Delia’s Thoughts on the Final Kiss

It occurred to me that we haven’t heard from Delia for a while so I trawled through her ramblings and found this one, Delia on the Final Kiss (and related subjects.)

Delia 6Delia and the Final Kiss

Good evening romance fans.  My name is Delia Darling and I’m delighted to welcome you to another in my series of master-classes on How to write a Romance Novel. The matter for discussion in this  class is an area where many romance writers fail – the final kiss.  Now you may think that writing a kiss is a piece of cake but you would be wrong.  Remember this is the high point of your novel.  Your readers have been waiting breathlessly for this supreme moment and you must not disappoint them.  I cannot emphasise enough that this is the climax (no pun intended) of your work and you must give it your all.  However, there are elements that some of my fellow so-called authors introduce which you would do well to avoid.

Firstly, I have a deep aversion to “tongue.”  Tongue is an ugly word suggestive of cold, meat sandwiches.  Tongue isn’t sexy.  However, I’m afraid its use is almost unavoidable.  I try to slip it in as quickly as possible and then move on.  For example: “He moved towards her, his eyes burning into hers with a passion that knew no bounds.  As he caught her to him she melted into his embrace, half swooning in the torrent of his passion.  He bent his head and captured her lips, his tongue setting her mouth aflame as she yielded to him like a flower unfolding its petals to the sun.”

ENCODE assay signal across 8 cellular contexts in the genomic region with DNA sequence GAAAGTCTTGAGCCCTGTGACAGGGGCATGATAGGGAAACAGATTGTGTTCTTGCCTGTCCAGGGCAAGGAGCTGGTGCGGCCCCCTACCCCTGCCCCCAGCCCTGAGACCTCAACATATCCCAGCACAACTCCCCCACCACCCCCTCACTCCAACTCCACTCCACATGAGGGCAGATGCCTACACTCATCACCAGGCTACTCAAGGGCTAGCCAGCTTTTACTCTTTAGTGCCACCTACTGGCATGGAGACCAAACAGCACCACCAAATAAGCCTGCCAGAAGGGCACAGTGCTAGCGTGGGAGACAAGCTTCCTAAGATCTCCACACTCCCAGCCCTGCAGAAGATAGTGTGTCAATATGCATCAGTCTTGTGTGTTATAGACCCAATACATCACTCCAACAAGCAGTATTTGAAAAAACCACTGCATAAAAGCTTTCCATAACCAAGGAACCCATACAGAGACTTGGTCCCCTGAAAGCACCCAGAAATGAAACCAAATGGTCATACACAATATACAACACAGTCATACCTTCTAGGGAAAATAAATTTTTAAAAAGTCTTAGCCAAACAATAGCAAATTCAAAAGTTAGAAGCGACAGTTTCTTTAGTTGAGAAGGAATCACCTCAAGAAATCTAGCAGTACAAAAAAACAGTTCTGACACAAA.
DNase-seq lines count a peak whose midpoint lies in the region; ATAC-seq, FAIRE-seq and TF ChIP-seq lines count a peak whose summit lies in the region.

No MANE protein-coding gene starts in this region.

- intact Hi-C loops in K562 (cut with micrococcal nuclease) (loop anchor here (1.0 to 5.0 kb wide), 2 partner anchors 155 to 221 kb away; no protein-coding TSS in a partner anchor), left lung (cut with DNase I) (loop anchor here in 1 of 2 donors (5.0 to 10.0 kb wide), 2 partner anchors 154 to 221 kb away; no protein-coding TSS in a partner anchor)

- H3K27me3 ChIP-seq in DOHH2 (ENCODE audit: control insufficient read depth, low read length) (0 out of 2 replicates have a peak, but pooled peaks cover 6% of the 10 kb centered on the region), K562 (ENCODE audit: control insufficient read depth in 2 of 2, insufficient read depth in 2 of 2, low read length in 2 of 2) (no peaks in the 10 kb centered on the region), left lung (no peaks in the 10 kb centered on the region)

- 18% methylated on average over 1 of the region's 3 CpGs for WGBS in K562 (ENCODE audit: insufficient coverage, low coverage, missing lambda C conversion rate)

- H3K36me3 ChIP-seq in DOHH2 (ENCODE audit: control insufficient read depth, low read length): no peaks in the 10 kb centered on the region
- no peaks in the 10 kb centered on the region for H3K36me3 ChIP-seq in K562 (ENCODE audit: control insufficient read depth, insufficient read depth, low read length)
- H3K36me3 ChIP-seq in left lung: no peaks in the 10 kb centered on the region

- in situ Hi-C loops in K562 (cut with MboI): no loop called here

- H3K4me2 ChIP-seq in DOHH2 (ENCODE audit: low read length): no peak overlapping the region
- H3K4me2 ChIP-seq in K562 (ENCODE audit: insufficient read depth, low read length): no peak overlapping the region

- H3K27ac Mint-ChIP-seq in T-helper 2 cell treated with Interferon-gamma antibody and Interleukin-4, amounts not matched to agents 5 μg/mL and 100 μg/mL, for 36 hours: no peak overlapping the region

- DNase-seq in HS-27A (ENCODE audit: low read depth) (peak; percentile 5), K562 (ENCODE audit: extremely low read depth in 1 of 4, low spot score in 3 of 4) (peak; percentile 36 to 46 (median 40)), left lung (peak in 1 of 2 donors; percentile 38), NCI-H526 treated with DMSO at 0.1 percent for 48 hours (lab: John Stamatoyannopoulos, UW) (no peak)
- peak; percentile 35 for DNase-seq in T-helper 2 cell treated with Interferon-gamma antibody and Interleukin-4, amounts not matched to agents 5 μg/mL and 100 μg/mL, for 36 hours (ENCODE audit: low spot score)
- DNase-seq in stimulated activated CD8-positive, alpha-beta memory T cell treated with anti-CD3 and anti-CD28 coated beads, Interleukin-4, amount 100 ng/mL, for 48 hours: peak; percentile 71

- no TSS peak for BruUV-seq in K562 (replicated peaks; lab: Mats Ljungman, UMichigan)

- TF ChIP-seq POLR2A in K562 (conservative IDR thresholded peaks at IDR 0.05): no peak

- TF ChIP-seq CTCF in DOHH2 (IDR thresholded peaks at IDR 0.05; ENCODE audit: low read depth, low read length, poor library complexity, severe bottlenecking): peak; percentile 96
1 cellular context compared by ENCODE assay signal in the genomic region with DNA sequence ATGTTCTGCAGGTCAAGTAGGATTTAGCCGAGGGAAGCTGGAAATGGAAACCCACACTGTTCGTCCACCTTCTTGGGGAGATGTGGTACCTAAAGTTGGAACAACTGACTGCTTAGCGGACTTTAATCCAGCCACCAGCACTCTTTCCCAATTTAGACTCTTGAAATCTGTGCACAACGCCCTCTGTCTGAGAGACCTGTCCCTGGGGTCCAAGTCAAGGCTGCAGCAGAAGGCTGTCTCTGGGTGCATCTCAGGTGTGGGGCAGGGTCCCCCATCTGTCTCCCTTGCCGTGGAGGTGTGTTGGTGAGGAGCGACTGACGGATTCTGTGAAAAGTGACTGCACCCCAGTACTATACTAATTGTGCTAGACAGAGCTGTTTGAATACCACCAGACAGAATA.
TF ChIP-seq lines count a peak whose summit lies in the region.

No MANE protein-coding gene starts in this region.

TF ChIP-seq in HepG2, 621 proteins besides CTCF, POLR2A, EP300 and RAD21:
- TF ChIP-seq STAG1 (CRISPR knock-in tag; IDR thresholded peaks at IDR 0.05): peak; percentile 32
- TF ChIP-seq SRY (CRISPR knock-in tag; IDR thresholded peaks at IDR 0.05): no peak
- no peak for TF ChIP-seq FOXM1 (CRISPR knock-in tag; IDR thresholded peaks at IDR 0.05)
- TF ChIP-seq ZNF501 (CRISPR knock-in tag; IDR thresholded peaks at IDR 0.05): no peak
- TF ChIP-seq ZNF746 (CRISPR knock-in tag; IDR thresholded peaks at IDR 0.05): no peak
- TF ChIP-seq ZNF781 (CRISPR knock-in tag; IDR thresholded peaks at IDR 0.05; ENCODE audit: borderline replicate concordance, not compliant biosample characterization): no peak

Another pet hate of mine is nibbling.   For goodness sake don’t let you hero nibble at any portion of your heroine’s anatomy.  While you may personally find nibbling quite pleasurable (as indeed do I) the word is a complete romance pooper as it is associated with hamsters, which naturally leads one to think of gerbils and we really don’t want to go into all that here.  With a little imagination you can convey the impression of nibbling without actually using the word: “He lifted his head and gazed down at her lovely face.  Her eyes were starry with rapture, her cheeks delicately flushed.  With a groan of longing he buried his face into the hollow of her slender neck, his lips and teeth savoring her sweet-scented flesh.”

Lastly, I implore you, let us have no tweaking of nipples.  How anyone can find that abominable phrase remotely erotic I cannot imagine.  When your hero caresses the heroine it should be done tastefully and within the romantic context: “His hand slid to the warm swell of her breast and delicately teased her tender peaks of sensation until she lay helpless in his arms, quivering with desire.”

In conclusion let me say this: to a man the kiss is merely an aperitif, to a woman it is a meal in itself.  In romance novels, as in life, the hero who understands this simple fact need never be hungry again.